Space Situational Awareness (SSA) is a very specific subfield, but an increasingly important one for safeguarding space operations.
By Rajeswari Pillai Rajagopalan
The third India-U.S. 2+2 strategic dialogue, with the foreign and defense ministers of the two countries, has just concluded. The joint statement issued at the end of the dialogue is a remarkable and significant one. Space cooperation has usually not featured prominently in discussions between the two sides, yet the joint statement noted the agreement among the four ministers to start cooperation on a specific agenda within the broad space domain – Space Situational Awareness (SSA). The importance of SSA cannot be overemphasized given its utility in ensuring safe, secure, and sustainable use of outer space.
As important as space has become, it is also crowded and congested with more than 80 countries active in way or another in this domain. In addition, private companies have plans to launch thousands of satellites for broadband and communication purposes. This will make space traffic management a nightmare in the coming years. The first step is awareness of the space environment. SSA is simply that: awareness about the space environment, which can help ensure safety of space missions by giving collision avoidance information, information about space weather, and related natural phenomenon in space. Unless states are able to develop a clear picture of the space environment that they operate in, space assets could be in danger from both intentional threats and natural hazards. SSA is an effort at collating data on orbiting satellites, old rocket bodies, and other space debris, predicting re-entry of space objects into the atmosphere, and monitoring any threats to spacecrafts and satellites. The overall goal is to generate the ability to monitor, understand, and predict the physical space environment.
There are good reasons for India and the United States to develop a collaborative mechanism to start sharing SSA data. Both are major spacefaring nations with significant investment in space; their societies and militaries are dependent on space for a number of critical functions. Therefore, any disruptions of their space assets would result not only in social and economic disruption but interference in the effectiveness of their militaries as well.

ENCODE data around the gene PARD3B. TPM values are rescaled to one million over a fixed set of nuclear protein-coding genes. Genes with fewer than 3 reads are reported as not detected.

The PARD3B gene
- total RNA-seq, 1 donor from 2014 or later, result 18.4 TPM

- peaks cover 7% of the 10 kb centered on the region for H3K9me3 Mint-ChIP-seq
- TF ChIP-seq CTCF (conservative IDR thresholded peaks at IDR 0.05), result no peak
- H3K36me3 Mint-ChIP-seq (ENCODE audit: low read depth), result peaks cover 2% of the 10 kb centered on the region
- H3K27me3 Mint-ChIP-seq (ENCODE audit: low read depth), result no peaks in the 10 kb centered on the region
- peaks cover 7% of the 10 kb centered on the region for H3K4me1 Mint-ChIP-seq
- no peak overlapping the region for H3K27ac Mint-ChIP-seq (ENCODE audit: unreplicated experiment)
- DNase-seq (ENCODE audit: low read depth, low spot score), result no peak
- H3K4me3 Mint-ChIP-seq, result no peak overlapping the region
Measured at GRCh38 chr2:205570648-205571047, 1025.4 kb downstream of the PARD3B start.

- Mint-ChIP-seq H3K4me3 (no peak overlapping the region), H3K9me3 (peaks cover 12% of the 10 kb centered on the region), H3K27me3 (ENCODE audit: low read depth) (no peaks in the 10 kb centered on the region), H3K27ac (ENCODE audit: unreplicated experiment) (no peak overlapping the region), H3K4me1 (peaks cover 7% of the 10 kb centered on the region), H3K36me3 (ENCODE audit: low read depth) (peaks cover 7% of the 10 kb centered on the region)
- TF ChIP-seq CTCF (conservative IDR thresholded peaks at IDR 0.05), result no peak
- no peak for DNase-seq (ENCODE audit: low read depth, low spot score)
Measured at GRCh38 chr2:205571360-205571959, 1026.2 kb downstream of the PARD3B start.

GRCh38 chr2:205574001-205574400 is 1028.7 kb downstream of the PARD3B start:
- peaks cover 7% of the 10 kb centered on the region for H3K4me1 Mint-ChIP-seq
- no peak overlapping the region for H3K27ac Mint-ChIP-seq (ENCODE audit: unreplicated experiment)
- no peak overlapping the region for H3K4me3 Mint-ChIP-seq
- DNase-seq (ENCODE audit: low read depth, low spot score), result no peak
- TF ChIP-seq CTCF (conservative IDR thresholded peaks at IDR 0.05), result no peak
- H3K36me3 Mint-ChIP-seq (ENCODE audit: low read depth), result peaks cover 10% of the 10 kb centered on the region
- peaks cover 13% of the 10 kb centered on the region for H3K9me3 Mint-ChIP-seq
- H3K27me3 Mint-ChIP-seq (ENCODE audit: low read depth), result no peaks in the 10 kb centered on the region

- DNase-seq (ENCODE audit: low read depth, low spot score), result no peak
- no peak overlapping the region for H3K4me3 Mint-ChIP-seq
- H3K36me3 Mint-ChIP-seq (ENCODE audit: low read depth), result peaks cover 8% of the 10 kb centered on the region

SSA involves collection and analyses of data to convert them into actionable information to deal with threats to space assets. A report by Bhavya Lal et al for the Washington D.C.-based IDA Science & Technology Policy Institute divided the space traffic system into six components. This includes the data collection component “which refers to civil, military and commercial sensors, whether ground- or space-based,” the data processing part, and the data products component, “such as conjunction or collision warnings” so that operators can avoid collisions. Then there’s the oversight and coordination component, which “includes regulations, policies, guidelines, standards, and best practices.” The fifth component is data sharing, which “spans the entire continuum of the space traffic system.” The last component is external factors, “the combination of environmental and operational realities that are driving changes both on the technical and coordination sides.”
This is obviously a complicated set of capabilities that are better handled cooperatively. India has been in the space business for about five decades now but it has developed only limited SSA capabilities. Many other players including China and Japan also do not have extensive capabilities in this regard. As of today, the United States has the largest network – the Space Surveillance Network – which has maintained among the most comprehensive coverage so far, though its coverage of the southern hemisphere is a bit weak. The U.S. is followed by Russia, which has the second largest network and has better coverage of the southern hemisphere. The EU also has a fairly detailed SSA network.
With India’s space program expanding in its scope and sophistication, India’s civil space organization, the Indian Space Research Organization (ISRO) has established a dedicated SSA department at the ISRO headquarters. Prior to this, without a dedicated SSA department, India did not show much interest in collaborating with other countries or their space agencies. But other major space players such as the United States and Japan have been keen to work with India on SSA.